The main reason for hooking up the external recorder to the camera is that you get better quality pre amps in the external recorder and the mix going into the camera will give you exactly what the premix is hearing, so no sound delay difference that you may get between camera mic and source. Personally I find using an external mix for most of my video work generally not practical, as I don't want to worry about cables, but it is likely to give you the best sound quality directly to the camera. You can of course just use the recording from the Premix and synch it up later which is what I prefer to do.

To use an external Premix input, you need to get the levels to the a premix right first. I would set the output level to 0db, and bring up the input gain until you are getting the correct level on the loudest sound. if there are likely to be some unexpected sudden peaks, back off the gain by a few dB. Once the Premix is set up, you can then adjust the input levels into the camera in the same way.

Some people make the mistake of setting the input gain too high which gives clipping on the input and try to control it by reducing the volume controls. Having the input gain too low results in having to bring up the volume controls which also brings up any system noise. It's always a balancing act to get it right and under ideal circumstances you would have a proper sound check before the main event.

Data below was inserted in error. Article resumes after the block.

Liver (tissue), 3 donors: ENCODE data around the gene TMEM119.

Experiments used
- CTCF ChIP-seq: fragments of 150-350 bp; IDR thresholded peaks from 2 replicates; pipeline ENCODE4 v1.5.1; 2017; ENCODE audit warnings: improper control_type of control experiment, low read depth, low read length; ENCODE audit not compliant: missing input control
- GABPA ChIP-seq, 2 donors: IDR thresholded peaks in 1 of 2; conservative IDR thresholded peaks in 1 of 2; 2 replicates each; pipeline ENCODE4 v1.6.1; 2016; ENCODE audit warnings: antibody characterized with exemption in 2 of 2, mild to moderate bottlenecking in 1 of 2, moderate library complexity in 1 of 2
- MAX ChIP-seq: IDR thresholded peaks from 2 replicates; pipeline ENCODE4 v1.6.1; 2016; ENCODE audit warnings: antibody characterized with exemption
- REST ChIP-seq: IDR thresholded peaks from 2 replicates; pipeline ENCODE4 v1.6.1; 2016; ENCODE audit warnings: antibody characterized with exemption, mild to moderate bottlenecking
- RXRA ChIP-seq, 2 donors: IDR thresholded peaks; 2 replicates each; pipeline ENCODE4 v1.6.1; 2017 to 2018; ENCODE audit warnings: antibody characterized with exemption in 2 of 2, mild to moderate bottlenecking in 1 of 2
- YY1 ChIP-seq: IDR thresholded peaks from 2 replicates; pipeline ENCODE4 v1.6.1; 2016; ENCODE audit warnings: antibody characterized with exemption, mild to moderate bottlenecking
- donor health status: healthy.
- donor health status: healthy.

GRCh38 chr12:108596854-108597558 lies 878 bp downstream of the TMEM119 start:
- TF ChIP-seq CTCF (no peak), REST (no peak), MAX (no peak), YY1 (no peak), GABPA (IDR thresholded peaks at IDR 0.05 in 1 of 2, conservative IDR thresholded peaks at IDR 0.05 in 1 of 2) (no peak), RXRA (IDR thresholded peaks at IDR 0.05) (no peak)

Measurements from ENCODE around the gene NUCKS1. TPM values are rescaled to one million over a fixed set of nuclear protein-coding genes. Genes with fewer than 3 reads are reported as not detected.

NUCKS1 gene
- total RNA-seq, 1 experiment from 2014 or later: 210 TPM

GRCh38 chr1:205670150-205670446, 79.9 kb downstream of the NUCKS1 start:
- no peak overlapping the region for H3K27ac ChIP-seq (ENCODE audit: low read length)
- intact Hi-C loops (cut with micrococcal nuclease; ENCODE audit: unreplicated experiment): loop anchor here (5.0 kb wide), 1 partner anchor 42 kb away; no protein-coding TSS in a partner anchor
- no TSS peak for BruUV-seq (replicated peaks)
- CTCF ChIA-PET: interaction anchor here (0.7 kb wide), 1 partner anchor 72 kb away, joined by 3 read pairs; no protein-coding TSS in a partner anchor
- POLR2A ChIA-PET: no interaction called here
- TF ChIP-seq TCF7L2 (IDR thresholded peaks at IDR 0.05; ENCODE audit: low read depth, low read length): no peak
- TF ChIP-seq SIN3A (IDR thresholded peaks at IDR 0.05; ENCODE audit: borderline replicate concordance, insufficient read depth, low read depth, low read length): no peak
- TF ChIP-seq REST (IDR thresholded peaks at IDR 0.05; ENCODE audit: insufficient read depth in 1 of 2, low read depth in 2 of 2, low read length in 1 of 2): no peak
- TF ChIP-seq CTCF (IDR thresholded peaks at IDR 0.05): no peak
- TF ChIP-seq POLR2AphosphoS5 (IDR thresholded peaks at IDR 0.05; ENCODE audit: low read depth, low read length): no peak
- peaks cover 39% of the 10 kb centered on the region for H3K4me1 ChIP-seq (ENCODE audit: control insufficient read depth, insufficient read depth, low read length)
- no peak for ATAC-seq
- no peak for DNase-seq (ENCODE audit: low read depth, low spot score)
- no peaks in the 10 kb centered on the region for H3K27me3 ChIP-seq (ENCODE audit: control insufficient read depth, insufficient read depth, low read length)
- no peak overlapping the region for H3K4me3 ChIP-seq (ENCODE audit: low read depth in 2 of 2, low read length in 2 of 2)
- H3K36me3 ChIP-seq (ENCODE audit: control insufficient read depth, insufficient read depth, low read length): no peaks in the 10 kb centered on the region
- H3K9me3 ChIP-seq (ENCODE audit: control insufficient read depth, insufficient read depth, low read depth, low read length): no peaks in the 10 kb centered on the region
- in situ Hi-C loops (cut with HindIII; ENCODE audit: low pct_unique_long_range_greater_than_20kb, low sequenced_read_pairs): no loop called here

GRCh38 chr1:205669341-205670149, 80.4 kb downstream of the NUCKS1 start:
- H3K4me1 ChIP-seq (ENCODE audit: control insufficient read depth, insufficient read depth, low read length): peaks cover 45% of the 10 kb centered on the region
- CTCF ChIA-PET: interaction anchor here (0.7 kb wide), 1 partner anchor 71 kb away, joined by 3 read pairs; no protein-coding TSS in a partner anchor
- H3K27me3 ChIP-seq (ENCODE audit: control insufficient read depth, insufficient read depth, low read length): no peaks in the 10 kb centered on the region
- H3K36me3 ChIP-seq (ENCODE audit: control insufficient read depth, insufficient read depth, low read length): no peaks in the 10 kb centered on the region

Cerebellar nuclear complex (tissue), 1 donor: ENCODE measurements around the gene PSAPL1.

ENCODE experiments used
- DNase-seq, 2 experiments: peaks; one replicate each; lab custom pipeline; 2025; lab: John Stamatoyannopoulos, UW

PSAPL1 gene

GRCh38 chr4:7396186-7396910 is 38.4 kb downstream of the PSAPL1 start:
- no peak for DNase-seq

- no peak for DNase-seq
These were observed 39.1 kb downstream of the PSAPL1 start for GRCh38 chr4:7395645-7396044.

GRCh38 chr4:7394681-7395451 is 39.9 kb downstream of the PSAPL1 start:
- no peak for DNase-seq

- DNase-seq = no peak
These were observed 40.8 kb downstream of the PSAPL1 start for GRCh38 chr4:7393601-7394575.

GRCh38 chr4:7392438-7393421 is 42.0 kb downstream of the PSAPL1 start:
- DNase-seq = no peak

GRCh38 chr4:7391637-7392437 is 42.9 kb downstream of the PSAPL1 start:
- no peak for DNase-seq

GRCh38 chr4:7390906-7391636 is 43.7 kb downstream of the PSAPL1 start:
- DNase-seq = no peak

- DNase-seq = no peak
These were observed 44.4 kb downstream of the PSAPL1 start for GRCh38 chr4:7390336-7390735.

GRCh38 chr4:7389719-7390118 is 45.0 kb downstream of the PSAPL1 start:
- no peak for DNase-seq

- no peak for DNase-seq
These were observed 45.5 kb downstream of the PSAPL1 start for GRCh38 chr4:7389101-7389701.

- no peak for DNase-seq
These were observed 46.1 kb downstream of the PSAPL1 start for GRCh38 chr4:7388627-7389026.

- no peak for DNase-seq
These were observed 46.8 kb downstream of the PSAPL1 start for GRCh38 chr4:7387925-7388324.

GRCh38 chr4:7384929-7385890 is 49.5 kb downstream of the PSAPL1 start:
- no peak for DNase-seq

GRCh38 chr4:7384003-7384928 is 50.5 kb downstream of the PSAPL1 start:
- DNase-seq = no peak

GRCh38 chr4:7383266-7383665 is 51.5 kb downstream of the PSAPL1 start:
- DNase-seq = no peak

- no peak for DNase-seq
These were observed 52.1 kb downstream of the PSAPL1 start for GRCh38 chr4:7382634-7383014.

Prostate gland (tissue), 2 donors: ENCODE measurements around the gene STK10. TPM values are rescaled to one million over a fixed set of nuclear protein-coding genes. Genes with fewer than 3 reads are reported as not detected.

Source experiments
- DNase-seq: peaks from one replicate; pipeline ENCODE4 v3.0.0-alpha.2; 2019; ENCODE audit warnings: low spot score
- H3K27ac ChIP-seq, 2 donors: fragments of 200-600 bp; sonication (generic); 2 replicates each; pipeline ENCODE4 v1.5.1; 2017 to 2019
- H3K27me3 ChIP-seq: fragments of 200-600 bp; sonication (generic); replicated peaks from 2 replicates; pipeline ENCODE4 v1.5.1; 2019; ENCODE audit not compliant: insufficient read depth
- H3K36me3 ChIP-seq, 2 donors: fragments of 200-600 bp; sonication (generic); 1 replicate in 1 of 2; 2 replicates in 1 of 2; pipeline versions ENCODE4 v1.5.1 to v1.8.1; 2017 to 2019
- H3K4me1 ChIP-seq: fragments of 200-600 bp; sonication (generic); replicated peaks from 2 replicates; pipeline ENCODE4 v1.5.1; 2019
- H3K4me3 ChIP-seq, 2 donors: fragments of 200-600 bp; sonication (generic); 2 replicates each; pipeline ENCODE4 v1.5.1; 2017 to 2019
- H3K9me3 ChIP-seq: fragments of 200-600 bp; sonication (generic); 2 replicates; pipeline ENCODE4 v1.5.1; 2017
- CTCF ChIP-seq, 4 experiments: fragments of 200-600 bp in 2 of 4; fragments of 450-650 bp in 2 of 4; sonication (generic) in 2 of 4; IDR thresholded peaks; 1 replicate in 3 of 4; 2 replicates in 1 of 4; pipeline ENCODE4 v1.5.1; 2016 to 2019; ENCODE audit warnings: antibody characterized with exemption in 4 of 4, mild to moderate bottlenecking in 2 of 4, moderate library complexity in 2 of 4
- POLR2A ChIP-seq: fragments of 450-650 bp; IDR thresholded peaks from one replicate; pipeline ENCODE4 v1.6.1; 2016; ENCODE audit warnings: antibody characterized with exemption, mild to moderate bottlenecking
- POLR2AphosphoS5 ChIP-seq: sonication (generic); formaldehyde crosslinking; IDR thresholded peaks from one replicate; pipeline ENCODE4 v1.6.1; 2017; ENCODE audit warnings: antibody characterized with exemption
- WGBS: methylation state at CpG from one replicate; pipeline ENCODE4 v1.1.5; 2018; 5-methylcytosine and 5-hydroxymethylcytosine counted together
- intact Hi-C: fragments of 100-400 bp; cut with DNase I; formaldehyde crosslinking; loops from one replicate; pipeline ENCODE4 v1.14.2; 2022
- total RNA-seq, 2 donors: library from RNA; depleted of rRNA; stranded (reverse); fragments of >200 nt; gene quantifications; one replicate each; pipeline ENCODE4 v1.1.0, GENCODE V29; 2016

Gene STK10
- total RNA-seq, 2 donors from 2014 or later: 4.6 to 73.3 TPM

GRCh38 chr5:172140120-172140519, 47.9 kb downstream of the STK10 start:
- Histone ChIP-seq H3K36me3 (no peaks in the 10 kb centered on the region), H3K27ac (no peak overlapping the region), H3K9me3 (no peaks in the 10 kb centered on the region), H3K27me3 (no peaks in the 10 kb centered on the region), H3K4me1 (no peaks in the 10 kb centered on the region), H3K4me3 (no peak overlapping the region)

Roger
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Old November 15th, 2017, 10:18 AM   #5
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Re: External audio recorder

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Originally Posted by Roger Gunkel View Post
Hi Kathy,

The main reason for hooking up the external recorder to the camera is that you get better quality pre amps in the external recorder and the mix going into the camera will give you exactly what the premix is hearing, so no sound delay difference that you may get between camera mic and source. Personally I find using an external mix for most of my video work generally not practical, as I don't want to worry about cables, but it is likely to give you the best sound quality directly to the camera. You can of course just use the recording from the Premix and synch it up later which is what I prefer to do.

To use an external Premix input, you need to get the levels to the a premix right first. I would set the output level to 0db, and bring up the input gain until you are getting the correct level on the loudest sound. if there are likely to be some unexpected sudden peaks, back off the gain by a few dB. Once the Premix is set up, you can then adjust the input levels into the camera in the same way.